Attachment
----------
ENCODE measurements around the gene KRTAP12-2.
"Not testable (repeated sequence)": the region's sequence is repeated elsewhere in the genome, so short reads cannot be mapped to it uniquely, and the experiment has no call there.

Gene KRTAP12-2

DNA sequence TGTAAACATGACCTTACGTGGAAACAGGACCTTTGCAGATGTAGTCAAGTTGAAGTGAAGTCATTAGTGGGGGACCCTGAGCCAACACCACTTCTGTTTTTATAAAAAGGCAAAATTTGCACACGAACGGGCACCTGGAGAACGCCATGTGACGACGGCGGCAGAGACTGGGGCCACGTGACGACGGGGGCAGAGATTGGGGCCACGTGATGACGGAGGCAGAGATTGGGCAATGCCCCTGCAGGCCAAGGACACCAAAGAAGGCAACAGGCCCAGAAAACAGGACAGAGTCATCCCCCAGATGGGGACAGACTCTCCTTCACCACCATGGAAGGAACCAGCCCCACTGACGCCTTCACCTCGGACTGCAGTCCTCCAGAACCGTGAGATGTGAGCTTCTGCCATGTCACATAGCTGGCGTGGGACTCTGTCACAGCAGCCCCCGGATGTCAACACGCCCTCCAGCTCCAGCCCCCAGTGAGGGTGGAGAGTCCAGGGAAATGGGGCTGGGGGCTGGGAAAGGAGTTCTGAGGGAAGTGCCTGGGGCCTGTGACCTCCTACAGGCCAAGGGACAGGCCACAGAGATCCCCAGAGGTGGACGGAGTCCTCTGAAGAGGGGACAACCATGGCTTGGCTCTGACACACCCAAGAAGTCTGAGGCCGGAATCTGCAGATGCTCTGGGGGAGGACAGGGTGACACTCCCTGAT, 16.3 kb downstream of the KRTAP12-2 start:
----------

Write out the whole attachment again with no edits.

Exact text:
ENCODE measurements around the gene KRTAP12-2.
"Not testable (repeated sequence)": the region's sequence is repeated elsewhere in the genome, so short reads cannot be mapped to it uniquely, and the experiment has no call there.

Gene KRTAP12-2

DNA sequence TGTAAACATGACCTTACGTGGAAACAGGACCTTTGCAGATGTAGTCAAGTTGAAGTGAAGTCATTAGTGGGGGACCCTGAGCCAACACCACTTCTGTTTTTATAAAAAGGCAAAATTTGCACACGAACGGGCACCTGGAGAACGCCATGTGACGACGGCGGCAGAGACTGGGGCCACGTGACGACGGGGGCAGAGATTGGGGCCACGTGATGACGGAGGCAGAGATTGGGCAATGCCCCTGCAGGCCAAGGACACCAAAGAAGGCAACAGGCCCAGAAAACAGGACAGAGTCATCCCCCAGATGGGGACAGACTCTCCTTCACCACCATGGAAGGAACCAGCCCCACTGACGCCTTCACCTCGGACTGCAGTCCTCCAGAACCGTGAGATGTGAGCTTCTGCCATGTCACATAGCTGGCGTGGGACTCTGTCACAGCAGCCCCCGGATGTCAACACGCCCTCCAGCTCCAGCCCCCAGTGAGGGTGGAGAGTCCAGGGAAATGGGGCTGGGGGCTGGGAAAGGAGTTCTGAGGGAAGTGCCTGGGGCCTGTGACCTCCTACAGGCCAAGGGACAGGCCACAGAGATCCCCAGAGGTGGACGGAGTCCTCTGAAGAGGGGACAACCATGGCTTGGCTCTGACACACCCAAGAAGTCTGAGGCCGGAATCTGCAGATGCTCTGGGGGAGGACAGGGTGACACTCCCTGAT, 16.3 kb downstream of the KRTAP12-2 start: